In 2011, to cement its commitment to interfaith diversity and cooperation, Concordia established the Forum on Faith and Life, an on-campus center that coordinates curricular and cocurricular efforts to promote religious diversity and foster deeper understanding across difference.
“We’re always trying to improve every day. There’s always more that we could do, I think, to demonstrate to everyone here how much they belong and the unique contribution they make to this community,” Bussie said.
In 2015, with funding from IFYC and the Kemper Foundation, Concordia surveyed local workplaces to identify if they had a need for religious diversity training. Every person they interviewed wished their employees had religious diversity training, but none offered it.
“Wouldn’t it give all of our graduates a major leg up in the workforce and in the world if they knew how to constructively engage with religious diversity as a key component of diversity, and as one that often gets neglected?” Bussie asked.
To help students gain these competencies, Concordia has offered a religious diversity course for the last fifteen years, and every Concordia undergraduate student is required to take two religion courses. Concordia is also “one of fifteen institutions in the United States with an interdisciplinary interfaith studies minor that’s designed to complement any major,” Bussie said. Thirty-five faculty from thirteen disciplines (including business, education, history, psychology, music, and social work) teach in the minor.
As part of the AAC&U and IFYC project, Bussie got her first-year interfaith studies course, Compassion and Hope: Interfaith Perspectives, approved as a PEAK (Pivotal Experiences in Applied Knowledge) course. Every Concordia student must participate in two PEAK experiential learning courses, which push students to integrate course readings, discussions, and theories with community engagement around “complex and ambiguous real-world problems,” Bussie said.
Outside of class, Concordia is also committed to an equitable and hospitable campus environment. Some of the changes are small—like adding new books and religious materials (such as a Kiblah for Islamic prayer) to the campus’s Interfaith Reflection Room—while others call for college-wide policies to be rewritten. Concordia’s chief diversity officer, Edward Antonio, is leading a task force to develop a religious accommodations policy that is now nearing final approval.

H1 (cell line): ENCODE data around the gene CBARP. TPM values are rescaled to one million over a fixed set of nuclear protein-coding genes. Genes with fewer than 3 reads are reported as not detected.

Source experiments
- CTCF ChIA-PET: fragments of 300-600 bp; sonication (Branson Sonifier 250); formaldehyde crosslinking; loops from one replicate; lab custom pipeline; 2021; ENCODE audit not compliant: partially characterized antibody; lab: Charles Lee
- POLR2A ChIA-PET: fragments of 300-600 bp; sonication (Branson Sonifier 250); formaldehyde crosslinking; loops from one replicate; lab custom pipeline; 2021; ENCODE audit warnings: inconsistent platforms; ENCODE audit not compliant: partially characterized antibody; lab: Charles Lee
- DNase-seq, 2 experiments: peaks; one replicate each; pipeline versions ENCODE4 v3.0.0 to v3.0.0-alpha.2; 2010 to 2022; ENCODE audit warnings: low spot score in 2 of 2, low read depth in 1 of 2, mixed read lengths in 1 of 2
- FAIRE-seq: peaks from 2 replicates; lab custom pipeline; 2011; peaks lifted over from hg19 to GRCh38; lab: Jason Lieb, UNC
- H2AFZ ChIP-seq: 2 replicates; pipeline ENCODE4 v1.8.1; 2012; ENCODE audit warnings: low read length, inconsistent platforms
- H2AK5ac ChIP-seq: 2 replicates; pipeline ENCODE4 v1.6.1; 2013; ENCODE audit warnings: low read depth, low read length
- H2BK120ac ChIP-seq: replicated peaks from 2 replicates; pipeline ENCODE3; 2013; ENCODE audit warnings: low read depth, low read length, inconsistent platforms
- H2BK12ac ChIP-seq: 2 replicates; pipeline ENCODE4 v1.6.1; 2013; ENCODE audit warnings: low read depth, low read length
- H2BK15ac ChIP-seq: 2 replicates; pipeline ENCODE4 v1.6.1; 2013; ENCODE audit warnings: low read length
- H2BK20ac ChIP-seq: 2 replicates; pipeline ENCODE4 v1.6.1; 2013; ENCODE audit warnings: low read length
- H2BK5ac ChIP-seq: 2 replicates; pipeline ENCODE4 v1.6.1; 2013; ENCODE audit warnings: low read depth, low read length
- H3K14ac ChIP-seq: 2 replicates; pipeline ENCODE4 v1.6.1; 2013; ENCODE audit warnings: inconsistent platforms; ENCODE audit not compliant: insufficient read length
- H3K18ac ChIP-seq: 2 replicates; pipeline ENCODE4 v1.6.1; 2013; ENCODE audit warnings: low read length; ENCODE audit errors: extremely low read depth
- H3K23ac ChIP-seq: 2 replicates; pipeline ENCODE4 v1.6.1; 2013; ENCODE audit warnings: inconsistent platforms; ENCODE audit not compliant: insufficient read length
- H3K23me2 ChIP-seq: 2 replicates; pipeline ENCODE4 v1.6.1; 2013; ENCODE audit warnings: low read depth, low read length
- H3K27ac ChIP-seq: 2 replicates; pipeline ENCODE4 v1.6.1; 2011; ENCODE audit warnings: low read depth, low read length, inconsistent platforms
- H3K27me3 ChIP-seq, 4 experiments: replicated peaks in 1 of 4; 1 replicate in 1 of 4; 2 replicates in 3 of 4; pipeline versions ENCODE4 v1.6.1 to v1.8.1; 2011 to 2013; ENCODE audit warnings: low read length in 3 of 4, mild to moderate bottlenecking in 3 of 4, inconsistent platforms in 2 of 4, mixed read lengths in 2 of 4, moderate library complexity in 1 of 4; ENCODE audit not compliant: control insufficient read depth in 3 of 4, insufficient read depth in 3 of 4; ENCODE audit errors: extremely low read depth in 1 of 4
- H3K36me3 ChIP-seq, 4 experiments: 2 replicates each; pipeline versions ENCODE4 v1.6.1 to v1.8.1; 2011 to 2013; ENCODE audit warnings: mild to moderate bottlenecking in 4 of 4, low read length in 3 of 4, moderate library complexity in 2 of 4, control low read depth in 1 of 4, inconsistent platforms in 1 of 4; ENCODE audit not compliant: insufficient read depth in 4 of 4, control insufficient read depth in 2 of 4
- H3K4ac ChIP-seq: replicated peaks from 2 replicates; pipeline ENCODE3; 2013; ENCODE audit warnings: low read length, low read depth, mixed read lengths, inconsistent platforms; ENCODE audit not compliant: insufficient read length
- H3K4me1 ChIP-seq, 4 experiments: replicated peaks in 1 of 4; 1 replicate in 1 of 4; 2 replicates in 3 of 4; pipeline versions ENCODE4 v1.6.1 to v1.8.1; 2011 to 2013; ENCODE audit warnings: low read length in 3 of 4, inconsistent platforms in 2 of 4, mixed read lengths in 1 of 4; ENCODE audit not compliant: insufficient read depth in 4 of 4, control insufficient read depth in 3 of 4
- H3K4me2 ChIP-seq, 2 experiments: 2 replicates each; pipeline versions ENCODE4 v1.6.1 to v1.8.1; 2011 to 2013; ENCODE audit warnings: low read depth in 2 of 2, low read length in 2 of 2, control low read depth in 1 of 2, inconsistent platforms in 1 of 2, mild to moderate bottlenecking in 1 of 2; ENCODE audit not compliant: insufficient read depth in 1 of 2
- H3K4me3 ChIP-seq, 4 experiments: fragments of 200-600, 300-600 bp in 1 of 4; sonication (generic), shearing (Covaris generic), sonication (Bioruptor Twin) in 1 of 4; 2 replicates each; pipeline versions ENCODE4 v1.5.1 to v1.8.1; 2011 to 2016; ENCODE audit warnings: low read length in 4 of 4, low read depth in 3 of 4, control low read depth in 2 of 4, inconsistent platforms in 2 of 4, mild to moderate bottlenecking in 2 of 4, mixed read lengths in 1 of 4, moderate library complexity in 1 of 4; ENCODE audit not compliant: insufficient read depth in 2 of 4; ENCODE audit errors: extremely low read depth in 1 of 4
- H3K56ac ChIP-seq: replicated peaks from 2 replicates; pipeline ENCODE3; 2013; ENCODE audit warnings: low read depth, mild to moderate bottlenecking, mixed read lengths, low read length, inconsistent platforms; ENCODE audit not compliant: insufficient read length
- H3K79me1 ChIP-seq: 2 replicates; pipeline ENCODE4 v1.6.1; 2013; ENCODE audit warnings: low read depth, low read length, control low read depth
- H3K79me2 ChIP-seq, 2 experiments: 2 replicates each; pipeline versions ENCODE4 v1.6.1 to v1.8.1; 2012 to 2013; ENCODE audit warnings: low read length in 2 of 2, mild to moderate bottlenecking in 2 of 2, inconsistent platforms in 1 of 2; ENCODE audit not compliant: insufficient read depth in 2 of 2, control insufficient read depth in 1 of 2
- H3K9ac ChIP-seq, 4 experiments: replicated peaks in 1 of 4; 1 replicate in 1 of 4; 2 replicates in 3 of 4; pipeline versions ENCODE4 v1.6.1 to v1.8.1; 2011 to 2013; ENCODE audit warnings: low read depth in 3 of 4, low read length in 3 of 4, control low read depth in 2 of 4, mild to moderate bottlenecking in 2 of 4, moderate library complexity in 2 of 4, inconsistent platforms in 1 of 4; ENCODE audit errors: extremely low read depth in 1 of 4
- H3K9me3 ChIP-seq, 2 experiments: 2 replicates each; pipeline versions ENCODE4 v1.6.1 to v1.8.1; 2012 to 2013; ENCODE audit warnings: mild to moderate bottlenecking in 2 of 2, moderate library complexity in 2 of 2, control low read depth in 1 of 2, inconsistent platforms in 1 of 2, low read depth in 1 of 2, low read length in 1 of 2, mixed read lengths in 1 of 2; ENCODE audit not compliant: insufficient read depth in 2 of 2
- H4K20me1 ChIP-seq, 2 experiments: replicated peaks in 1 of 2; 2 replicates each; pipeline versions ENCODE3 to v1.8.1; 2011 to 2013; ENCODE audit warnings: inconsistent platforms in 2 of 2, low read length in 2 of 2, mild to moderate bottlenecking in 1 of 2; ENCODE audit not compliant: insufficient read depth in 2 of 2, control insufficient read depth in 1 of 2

“We did not have a policy that allowed students who are not Christian to have their religious holidays accommodated when it came to exams or days off of class and school,” Bussie said. “We need to have a policy that protects and sustains everyone equitably on campus.”
Bussie led a second food hospitality task force that conducted a needs assessment to determine how dining services could better accommodate the various religious dietary needs of faculty, staff, or students.
“Our preliminary thinking was, wouldn’t it be wonderful if we could figure out how to have kosher and halal food?” Bussie said. “But we realized was that our need was much more basic than we thought.”
Several students and faculty on the taskforce “testified very passionately” that their religious dietary restrictions kept them from being able to safely eat in the dining hall. Their religious beliefs prohibited eating pork or beef, but there was no way to see if a dish contained these meats, and they felt embarrassed to hold up cafeteria lines to ask about each individual dish.
“Our dining services had done all this work to accommodate all different diets—we flagged for gluten, we mark for vegan, vegetarian,” Bussie said. “All of those appear on these fancy electronic digital boards. But the thing that we had forgotten was pork and beef.”
Meals at Concordia are made in-house from five thousand recipes, and it will take approximately six hundred hours (paid for by a generous donation from the college) for a team of student interns and staff to comb through recipes and identify those containing pork, beef, or their derivatives (such as gelatin).
Two of the interns participating in the meat-flagging project are doing so as part of their major (nutrition and dietetics) as well as their minor in interfaith studies. “What an incredible internship experience of seeing how interfaith studies and interreligious literacy is essential no matter your profession, even nutrition and dietetics,” Bussie said.
In August, members of the task force went to the cafeteria and saw their handiwork in action.
“There was a little sign that said, ‘This dish is pork free,’ and it was a cause for celebration for all of us,” Bussie said.
Creating a Culture of Belonging at the University of Miami